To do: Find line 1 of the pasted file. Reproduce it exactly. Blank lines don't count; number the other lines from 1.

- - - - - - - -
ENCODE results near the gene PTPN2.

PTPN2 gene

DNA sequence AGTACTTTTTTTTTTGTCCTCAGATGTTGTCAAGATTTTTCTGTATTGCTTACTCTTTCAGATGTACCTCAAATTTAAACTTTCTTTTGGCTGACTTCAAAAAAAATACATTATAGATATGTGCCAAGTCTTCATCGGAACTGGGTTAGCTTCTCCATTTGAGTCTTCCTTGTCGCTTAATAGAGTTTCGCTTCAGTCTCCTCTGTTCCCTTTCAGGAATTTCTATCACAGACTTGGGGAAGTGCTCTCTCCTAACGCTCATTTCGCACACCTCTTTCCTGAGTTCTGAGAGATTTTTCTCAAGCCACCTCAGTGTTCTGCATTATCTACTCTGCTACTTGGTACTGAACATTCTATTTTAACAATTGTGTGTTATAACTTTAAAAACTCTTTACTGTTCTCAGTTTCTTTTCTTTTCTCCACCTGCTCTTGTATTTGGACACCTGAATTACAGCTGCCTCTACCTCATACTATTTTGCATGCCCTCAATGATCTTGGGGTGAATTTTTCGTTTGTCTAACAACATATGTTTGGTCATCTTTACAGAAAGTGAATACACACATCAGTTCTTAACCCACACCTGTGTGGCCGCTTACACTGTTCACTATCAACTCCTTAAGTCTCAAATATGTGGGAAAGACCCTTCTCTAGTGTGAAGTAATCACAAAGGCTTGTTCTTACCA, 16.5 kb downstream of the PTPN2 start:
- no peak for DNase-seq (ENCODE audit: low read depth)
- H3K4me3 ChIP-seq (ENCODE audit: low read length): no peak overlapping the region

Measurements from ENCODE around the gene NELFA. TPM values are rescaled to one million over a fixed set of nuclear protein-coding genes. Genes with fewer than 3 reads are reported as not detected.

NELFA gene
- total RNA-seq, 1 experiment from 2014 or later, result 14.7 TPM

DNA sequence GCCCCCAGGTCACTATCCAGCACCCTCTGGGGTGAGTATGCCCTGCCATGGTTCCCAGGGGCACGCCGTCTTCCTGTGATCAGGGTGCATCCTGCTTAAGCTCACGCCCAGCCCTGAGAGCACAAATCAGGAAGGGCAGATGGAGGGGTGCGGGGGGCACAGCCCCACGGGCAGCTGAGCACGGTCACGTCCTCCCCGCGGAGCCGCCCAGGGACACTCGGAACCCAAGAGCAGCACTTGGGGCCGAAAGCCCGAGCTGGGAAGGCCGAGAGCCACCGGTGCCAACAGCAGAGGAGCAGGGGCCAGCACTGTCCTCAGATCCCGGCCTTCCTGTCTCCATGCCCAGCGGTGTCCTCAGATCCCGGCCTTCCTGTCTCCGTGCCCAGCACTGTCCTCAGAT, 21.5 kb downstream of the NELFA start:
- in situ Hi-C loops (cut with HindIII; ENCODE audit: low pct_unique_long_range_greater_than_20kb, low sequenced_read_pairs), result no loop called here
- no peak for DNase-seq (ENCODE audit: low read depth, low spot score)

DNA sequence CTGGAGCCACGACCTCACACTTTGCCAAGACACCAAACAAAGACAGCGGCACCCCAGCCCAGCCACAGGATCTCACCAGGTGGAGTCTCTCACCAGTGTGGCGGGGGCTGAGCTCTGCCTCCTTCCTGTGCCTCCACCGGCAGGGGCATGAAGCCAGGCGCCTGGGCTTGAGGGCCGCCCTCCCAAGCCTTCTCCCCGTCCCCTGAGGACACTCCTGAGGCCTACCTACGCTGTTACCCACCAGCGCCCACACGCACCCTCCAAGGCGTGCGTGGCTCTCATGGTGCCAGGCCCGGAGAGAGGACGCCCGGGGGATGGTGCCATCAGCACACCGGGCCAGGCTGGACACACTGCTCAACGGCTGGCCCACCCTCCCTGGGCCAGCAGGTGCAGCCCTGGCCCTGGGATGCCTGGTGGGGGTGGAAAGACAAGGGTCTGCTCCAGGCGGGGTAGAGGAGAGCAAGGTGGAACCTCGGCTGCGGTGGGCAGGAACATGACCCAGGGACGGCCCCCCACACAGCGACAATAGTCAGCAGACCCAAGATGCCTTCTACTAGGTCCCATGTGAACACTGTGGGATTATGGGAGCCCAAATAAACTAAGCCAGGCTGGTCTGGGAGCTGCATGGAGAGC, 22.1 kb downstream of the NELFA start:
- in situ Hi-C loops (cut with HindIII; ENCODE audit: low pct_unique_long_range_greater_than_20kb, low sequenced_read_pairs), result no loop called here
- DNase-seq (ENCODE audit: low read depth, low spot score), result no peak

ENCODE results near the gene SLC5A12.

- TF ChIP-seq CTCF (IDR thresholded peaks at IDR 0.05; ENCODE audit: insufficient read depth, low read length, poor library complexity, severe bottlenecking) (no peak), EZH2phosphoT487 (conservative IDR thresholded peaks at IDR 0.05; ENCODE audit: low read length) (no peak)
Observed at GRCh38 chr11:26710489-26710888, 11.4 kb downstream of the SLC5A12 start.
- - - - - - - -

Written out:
ENCODE results near the gene PTPN2.